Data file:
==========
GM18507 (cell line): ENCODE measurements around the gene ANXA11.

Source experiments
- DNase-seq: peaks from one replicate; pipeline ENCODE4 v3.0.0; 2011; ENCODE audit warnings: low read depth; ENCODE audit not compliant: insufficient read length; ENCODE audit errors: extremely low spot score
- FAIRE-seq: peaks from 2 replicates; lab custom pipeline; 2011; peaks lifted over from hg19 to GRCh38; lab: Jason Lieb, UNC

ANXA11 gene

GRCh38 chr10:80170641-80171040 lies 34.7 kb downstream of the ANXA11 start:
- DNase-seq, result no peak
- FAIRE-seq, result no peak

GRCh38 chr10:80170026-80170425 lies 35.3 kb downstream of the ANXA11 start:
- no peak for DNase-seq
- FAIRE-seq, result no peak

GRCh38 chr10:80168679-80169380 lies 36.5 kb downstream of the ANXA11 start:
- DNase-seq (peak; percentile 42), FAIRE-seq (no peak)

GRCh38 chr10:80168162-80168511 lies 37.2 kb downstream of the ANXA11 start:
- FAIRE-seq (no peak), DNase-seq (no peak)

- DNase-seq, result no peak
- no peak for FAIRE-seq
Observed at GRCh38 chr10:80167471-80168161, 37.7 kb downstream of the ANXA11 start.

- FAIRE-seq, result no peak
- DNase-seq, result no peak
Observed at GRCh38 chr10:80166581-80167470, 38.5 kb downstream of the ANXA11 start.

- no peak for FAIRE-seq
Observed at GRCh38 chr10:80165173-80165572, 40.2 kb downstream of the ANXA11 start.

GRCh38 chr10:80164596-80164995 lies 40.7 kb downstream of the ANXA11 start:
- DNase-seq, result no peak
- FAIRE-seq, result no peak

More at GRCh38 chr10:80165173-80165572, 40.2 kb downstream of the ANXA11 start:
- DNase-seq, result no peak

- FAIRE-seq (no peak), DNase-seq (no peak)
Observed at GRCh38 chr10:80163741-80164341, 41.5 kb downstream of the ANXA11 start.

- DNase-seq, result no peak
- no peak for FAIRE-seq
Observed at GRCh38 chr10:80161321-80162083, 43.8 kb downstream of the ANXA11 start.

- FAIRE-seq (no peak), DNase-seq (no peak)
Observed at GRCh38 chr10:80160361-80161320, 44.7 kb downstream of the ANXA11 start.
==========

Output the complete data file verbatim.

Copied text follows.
GM18507 (cell line): ENCODE measurements around the gene ANXA11.

Source experiments
- DNase-seq: peaks from one replicate; pipeline ENCODE4 v3.0.0; 2011; ENCODE audit warnings: low read depth; ENCODE audit not compliant: insufficient read length; ENCODE audit errors: extremely low spot score
- FAIRE-seq: peaks from 2 replicates; lab custom pipeline; 2011; peaks lifted over from hg19 to GRCh38; lab: Jason Lieb, UNC

ANXA11 gene

GRCh38 chr10:80170641-80171040 lies 34.7 kb downstream of the ANXA11 start:
- DNase-seq, result no peak
- FAIRE-seq, result no peak

GRCh38 chr10:80170026-80170425 lies 35.3 kb downstream of the ANXA11 start:
- no peak for DNase-seq
- FAIRE-seq, result no peak

GRCh38 chr10:80168679-80169380 lies 36.5 kb downstream of the ANXA11 start:
- DNase-seq (peak; percentile 42), FAIRE-seq (no peak)

GRCh38 chr10:80168162-80168511 lies 37.2 kb downstream of the ANXA11 start:
- FAIRE-seq (no peak), DNase-seq (no peak)

- DNase-seq, result no peak
- no peak for FAIRE-seq
Observed at GRCh38 chr10:80167471-80168161, 37.7 kb downstream of the ANXA11 start.

- FAIRE-seq, result no peak
- DNase-seq, result no peak
Observed at GRCh38 chr10:80166581-80167470, 38.5 kb downstream of the ANXA11 start.

- no peak for FAIRE-seq
Observed at GRCh38 chr10:80165173-80165572, 40.2 kb downstream of the ANXA11 start.

GRCh38 chr10:80164596-80164995 lies 40.7 kb downstream of the ANXA11 start:
- DNase-seq, result no peak
- FAIRE-seq, result no peak

More at GRCh38 chr10:80165173-80165572, 40.2 kb downstream of the ANXA11 start:
- DNase-seq, result no peak

- FAIRE-seq (no peak), DNase-seq (no peak)
Observed at GRCh38 chr10:80163741-80164341, 41.5 kb downstream of the ANXA11 start.

- DNase-seq, result no peak
- no peak for FAIRE-seq
Observed at GRCh38 chr10:80161321-80162083, 43.8 kb downstream of the ANXA11 start.

- FAIRE-seq (no peak), DNase-seq (no peak)
Observed at GRCh38 chr10:80160361-80161320, 44.7 kb downstream of the ANXA11 start.